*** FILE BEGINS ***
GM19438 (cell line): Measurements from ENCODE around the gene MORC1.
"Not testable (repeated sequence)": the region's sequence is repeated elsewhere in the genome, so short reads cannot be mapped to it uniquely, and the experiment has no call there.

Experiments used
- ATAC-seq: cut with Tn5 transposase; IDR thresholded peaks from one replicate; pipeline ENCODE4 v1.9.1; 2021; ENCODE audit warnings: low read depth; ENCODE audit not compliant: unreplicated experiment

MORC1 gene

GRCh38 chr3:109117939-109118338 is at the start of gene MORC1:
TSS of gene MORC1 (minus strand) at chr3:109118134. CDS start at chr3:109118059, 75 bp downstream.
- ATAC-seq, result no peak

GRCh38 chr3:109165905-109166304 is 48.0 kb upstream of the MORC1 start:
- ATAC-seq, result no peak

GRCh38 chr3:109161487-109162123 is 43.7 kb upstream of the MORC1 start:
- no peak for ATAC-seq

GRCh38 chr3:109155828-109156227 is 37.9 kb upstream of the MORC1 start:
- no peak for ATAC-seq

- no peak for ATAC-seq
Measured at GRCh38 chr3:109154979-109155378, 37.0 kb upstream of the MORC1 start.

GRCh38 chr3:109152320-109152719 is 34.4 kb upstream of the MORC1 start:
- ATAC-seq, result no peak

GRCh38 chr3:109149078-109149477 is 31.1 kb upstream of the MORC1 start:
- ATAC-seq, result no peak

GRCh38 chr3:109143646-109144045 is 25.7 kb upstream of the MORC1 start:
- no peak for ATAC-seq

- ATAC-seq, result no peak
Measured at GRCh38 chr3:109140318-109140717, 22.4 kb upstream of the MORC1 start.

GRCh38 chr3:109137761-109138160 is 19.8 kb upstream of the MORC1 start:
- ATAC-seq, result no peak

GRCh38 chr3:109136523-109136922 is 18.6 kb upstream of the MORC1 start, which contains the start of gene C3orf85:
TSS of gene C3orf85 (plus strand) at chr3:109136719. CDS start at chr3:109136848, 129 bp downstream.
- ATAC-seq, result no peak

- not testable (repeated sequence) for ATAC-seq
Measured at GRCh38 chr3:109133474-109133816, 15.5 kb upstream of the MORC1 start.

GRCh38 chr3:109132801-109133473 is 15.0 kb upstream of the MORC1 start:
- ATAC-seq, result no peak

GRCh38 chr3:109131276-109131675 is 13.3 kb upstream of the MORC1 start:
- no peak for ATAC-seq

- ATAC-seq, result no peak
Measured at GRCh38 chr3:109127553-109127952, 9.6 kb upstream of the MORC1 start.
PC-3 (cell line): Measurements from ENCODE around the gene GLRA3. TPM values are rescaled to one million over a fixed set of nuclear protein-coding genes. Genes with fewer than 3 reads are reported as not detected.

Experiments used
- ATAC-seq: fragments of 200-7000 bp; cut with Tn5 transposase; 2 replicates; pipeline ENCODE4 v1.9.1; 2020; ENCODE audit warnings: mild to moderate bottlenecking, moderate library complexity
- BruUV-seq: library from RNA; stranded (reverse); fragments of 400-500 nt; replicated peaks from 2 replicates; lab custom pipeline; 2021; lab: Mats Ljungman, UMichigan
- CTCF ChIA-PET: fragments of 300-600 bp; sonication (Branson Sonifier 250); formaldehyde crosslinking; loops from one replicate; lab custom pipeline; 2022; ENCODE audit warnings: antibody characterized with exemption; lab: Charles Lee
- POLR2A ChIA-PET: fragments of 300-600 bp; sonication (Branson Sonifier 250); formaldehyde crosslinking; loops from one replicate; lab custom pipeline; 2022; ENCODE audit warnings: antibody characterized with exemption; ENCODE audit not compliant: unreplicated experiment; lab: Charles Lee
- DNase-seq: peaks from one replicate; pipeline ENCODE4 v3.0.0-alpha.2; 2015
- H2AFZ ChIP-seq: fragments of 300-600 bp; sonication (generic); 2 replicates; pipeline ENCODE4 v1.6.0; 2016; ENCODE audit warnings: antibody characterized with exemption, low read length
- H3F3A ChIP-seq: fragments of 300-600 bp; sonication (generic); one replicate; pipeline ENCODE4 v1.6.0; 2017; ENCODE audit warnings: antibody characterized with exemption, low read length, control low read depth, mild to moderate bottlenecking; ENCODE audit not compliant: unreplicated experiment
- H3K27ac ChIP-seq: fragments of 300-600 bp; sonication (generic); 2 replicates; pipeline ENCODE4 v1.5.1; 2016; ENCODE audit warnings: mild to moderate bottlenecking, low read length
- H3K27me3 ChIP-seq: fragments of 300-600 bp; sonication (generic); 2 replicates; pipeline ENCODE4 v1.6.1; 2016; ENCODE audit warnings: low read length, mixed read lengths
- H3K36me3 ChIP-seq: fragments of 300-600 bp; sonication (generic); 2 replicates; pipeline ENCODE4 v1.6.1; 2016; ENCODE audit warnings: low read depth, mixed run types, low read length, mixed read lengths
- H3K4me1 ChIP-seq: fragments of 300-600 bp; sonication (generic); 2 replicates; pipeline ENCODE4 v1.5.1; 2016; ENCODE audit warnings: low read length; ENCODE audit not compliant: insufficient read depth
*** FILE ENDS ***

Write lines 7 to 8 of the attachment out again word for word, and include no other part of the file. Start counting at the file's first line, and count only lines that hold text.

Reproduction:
TSS of gene MORC1 (minus strand) at chr3:109118134. CDS start at chr3:109118059, 75 bp downstream.
- ATAC-seq, result no peak